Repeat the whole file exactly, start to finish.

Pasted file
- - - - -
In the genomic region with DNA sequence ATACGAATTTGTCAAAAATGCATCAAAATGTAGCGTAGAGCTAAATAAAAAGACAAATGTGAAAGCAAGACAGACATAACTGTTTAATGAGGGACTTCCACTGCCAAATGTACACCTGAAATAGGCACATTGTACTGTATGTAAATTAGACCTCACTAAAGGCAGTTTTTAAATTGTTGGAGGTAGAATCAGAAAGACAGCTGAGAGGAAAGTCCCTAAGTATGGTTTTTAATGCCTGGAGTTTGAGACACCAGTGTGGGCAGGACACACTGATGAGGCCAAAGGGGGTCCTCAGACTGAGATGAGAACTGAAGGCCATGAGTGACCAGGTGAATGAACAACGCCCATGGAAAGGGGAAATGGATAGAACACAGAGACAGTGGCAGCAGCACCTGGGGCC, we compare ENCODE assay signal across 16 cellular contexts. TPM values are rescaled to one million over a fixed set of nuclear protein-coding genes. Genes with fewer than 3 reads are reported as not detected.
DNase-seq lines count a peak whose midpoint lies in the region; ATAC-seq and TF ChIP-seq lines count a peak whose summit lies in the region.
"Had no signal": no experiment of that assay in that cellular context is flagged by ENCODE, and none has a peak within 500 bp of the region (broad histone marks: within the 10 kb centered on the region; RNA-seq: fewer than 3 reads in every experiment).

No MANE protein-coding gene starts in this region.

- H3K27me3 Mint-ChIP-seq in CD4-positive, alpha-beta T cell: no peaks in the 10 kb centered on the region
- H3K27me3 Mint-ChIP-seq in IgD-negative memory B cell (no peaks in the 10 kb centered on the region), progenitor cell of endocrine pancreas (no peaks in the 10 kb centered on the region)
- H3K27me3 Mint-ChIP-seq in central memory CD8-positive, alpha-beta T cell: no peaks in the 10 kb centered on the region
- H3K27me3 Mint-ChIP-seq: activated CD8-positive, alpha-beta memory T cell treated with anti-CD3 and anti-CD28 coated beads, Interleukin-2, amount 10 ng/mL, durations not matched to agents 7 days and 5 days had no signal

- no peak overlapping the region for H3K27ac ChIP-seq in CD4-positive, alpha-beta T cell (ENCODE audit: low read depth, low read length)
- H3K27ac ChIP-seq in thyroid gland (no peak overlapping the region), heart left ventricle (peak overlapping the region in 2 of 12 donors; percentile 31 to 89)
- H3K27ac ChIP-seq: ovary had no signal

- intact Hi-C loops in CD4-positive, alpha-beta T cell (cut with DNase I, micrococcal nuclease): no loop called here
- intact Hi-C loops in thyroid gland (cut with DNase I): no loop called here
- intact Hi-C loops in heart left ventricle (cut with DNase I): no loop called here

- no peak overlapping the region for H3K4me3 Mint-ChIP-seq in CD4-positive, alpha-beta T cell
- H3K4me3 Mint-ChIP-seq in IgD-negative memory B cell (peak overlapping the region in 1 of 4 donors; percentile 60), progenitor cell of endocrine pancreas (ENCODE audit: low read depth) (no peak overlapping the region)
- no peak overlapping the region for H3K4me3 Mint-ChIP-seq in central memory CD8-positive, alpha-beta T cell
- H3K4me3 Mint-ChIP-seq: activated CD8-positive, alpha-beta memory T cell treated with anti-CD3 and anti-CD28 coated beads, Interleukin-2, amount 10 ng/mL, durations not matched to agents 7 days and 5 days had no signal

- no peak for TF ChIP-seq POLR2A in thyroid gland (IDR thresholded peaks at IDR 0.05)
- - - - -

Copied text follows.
In the genomic region with DNA sequence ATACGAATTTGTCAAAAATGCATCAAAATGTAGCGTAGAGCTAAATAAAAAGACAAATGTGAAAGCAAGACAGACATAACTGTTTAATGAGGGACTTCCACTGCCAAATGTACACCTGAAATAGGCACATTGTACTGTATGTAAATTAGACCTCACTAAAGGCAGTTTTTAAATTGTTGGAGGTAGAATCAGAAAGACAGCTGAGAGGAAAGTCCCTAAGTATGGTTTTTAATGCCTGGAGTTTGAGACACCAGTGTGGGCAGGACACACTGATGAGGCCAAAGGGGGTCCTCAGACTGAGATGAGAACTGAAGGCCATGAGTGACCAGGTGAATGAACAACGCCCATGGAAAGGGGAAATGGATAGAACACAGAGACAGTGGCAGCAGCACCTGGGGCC, we compare ENCODE assay signal across 16 cellular contexts. TPM values are rescaled to one million over a fixed set of nuclear protein-coding genes. Genes with fewer than 3 reads are reported as not detected.
DNase-seq lines count a peak whose midpoint lies in the region; ATAC-seq and TF ChIP-seq lines count a peak whose summit lies in the region.
"Had no signal": no experiment of that assay in that cellular context is flagged by ENCODE, and none has a peak within 500 bp of the region (broad histone marks: within the 10 kb centered on the region; RNA-seq: fewer than 3 reads in every experiment).

No MANE protein-coding gene starts in this region.

- H3K27me3 Mint-ChIP-seq in CD4-positive, alpha-beta T cell: no peaks in the 10 kb centered on the region
- H3K27me3 Mint-ChIP-seq in IgD-negative memory B cell (no peaks in the 10 kb centered on the region), progenitor cell of endocrine pancreas (no peaks in the 10 kb centered on the region)
- H3K27me3 Mint-ChIP-seq in central memory CD8-positive, alpha-beta T cell: no peaks in the 10 kb centered on the region
- H3K27me3 Mint-ChIP-seq: activated CD8-positive, alpha-beta memory T cell treated with anti-CD3 and anti-CD28 coated beads, Interleukin-2, amount 10 ng/mL, durations not matched to agents 7 days and 5 days had no signal

- no peak overlapping the region for H3K27ac ChIP-seq in CD4-positive, alpha-beta T cell (ENCODE audit: low read depth, low read length)
- H3K27ac ChIP-seq in thyroid gland (no peak overlapping the region), heart left ventricle (peak overlapping the region in 2 of 12 donors; percentile 31 to 89)
- H3K27ac ChIP-seq: ovary had no signal

- intact Hi-C loops in CD4-positive, alpha-beta T cell (cut with DNase I, micrococcal nuclease): no loop called here
- intact Hi-C loops in thyroid gland (cut with DNase I): no loop called here
- intact Hi-C loops in heart left ventricle (cut with DNase I): no loop called here

- no peak overlapping the region for H3K4me3 Mint-ChIP-seq in CD4-positive, alpha-beta T cell
- H3K4me3 Mint-ChIP-seq in IgD-negative memory B cell (peak overlapping the region in 1 of 4 donors; percentile 60), progenitor cell of endocrine pancreas (ENCODE audit: low read depth) (no peak overlapping the region)
- no peak overlapping the region for H3K4me3 Mint-ChIP-seq in central memory CD8-positive, alpha-beta T cell
- H3K4me3 Mint-ChIP-seq: activated CD8-positive, alpha-beta memory T cell treated with anti-CD3 and anti-CD28 coated beads, Interleukin-2, amount 10 ng/mL, durations not matched to agents 7 days and 5 days had no signal

- no peak for TF ChIP-seq POLR2A in thyroid gland (IDR thresholded peaks at IDR 0.05)